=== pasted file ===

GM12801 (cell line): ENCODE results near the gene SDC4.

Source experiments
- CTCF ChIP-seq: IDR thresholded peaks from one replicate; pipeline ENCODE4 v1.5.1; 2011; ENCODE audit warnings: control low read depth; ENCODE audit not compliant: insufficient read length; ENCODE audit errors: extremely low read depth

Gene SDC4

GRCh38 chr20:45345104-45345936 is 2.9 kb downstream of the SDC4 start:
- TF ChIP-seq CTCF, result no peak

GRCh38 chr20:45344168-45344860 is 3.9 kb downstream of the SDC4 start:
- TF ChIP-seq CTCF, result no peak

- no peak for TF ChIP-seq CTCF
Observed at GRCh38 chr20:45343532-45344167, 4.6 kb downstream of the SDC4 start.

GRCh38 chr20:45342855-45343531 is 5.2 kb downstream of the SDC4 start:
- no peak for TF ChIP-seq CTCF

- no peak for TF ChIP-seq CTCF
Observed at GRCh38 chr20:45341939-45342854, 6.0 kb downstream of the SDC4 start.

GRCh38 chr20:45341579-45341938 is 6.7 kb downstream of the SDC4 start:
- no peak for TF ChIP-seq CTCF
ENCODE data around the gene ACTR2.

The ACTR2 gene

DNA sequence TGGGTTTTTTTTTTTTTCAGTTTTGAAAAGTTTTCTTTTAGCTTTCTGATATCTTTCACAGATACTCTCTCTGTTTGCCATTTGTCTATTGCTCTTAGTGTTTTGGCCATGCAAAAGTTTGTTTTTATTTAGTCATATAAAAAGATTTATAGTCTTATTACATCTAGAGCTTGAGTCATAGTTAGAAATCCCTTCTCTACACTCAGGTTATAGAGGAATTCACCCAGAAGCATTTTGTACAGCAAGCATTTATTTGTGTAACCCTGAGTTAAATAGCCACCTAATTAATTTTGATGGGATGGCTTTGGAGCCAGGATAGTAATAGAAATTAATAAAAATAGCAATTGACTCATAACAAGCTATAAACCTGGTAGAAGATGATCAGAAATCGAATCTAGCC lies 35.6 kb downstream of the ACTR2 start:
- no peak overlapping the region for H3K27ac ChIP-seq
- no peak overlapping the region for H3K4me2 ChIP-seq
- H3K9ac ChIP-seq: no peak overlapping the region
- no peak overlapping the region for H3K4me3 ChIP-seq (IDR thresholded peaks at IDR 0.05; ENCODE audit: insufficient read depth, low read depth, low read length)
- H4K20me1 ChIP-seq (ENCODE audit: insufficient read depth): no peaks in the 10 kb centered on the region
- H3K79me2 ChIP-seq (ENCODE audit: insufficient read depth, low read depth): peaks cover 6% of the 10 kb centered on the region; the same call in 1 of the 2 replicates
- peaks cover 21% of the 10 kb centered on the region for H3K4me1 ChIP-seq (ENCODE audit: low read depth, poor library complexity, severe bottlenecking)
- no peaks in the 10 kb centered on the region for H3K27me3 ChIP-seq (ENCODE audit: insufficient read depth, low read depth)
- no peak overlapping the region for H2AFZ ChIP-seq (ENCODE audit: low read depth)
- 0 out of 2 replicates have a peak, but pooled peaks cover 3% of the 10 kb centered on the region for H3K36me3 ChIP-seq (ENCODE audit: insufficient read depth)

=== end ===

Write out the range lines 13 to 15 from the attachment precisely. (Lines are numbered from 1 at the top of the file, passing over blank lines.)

- no peak for TF ChIP-seq CTCF
Observed at GRCh38 chr20:45341939-45342854, 6.0 kb downstream of the SDC4 start.

GRCh38 chr20:45341579-45341938 is 6.7 kb downstream of the SDC4 start: